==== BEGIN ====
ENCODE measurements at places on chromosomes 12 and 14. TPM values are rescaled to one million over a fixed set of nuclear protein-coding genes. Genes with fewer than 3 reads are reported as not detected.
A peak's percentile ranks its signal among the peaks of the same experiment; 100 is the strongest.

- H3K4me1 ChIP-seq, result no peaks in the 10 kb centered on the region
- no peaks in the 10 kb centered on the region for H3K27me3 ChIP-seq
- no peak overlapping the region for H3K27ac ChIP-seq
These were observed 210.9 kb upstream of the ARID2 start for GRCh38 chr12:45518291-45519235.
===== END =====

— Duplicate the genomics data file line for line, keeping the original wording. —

ENCODE measurements at places on chromosomes 12 and 14. TPM values are rescaled to one million over a fixed set of nuclear protein-coding genes. Genes with fewer than 3 reads are reported as not detected.
A peak's percentile ranks its signal among the peaks of the same experiment; 100 is the strongest.

- H3K4me1 ChIP-seq, result no peaks in the 10 kb centered on the region
- no peaks in the 10 kb centered on the region for H3K27me3 ChIP-seq
- no peak overlapping the region for H3K27ac ChIP-seq
These were observed 210.9 kb upstream of the ARID2 start for GRCh38 chr12:45518291-45519235.